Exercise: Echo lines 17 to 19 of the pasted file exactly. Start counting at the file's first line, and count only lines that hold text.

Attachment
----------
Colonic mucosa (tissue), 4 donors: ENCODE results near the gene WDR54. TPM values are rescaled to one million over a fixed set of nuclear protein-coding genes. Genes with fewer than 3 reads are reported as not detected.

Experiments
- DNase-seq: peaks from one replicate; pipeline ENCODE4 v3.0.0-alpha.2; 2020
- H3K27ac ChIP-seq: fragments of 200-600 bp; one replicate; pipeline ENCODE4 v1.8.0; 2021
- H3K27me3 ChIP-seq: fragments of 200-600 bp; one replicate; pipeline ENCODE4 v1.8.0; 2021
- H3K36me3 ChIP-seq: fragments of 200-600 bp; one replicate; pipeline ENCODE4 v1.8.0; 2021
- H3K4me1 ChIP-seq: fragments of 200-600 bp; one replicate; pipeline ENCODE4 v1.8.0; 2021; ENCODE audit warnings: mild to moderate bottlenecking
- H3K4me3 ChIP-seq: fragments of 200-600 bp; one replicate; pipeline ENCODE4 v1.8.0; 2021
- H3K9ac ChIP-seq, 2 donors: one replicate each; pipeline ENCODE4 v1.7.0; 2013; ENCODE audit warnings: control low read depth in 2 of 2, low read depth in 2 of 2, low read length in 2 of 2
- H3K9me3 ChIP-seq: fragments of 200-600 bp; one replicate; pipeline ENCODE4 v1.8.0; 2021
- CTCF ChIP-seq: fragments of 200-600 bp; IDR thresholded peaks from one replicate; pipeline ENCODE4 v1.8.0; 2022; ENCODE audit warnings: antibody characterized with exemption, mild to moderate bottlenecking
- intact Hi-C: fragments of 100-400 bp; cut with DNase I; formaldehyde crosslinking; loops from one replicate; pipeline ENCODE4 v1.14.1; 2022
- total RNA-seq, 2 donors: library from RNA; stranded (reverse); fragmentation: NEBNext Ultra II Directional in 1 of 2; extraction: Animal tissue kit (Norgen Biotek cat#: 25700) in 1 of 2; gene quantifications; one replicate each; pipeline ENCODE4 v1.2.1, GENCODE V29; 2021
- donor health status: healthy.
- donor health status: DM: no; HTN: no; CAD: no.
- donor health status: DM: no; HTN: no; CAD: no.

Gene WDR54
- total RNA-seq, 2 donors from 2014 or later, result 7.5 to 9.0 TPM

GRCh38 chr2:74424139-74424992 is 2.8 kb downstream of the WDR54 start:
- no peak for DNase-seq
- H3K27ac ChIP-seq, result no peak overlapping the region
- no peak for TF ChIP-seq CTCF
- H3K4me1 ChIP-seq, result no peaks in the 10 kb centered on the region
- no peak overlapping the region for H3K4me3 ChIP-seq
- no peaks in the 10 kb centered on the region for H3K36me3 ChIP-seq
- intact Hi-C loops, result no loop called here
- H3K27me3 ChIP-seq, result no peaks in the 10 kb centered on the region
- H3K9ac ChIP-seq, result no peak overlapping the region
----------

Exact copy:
Gene WDR54
- total RNA-seq, 2 donors from 2014 or later, result 7.5 to 9.0 TPM

GRCh38 chr2:74424139-74424992 is 2.8 kb downstream of the WDR54 start: